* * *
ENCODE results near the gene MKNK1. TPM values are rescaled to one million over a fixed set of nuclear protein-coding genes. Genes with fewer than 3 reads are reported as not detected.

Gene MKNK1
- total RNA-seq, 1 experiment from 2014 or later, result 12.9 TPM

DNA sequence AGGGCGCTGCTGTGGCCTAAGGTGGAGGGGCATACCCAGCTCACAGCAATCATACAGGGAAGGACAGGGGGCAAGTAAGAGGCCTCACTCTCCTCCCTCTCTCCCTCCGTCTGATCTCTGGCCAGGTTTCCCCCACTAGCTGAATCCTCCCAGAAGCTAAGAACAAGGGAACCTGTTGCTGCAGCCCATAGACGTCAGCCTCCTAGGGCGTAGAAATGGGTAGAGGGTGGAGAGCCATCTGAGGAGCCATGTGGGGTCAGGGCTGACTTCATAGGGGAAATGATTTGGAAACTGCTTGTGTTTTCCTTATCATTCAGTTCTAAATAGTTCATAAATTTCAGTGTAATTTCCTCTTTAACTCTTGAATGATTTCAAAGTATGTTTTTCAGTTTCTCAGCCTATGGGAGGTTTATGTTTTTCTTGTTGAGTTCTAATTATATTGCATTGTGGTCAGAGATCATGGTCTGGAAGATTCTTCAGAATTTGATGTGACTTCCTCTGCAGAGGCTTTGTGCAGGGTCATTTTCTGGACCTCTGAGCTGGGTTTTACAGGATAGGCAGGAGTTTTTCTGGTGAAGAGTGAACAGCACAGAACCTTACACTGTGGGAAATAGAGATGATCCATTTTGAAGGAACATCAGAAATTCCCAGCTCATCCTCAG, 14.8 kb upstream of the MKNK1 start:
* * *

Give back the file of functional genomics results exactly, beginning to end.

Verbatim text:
ENCODE results near the gene MKNK1. TPM values are rescaled to one million over a fixed set of nuclear protein-coding genes. Genes with fewer than 3 reads are reported as not detected.

Gene MKNK1
- total RNA-seq, 1 experiment from 2014 or later, result 12.9 TPM

DNA sequence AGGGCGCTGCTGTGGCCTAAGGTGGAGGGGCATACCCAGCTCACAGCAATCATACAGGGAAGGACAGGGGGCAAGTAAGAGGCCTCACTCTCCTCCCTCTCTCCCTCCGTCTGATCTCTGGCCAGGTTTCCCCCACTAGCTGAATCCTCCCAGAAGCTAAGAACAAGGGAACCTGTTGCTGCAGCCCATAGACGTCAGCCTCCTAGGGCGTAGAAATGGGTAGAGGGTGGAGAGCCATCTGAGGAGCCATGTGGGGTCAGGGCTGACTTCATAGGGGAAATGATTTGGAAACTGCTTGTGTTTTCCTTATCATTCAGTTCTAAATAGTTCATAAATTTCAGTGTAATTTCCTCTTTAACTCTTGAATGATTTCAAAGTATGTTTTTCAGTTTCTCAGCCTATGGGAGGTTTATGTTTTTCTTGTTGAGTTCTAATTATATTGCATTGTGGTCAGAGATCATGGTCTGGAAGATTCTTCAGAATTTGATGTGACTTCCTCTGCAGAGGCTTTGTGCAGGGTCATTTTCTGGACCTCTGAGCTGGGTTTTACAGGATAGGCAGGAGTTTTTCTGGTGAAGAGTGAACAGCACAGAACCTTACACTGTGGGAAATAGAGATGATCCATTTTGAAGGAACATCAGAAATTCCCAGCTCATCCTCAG, 14.8 kb upstream of the MKNK1 start: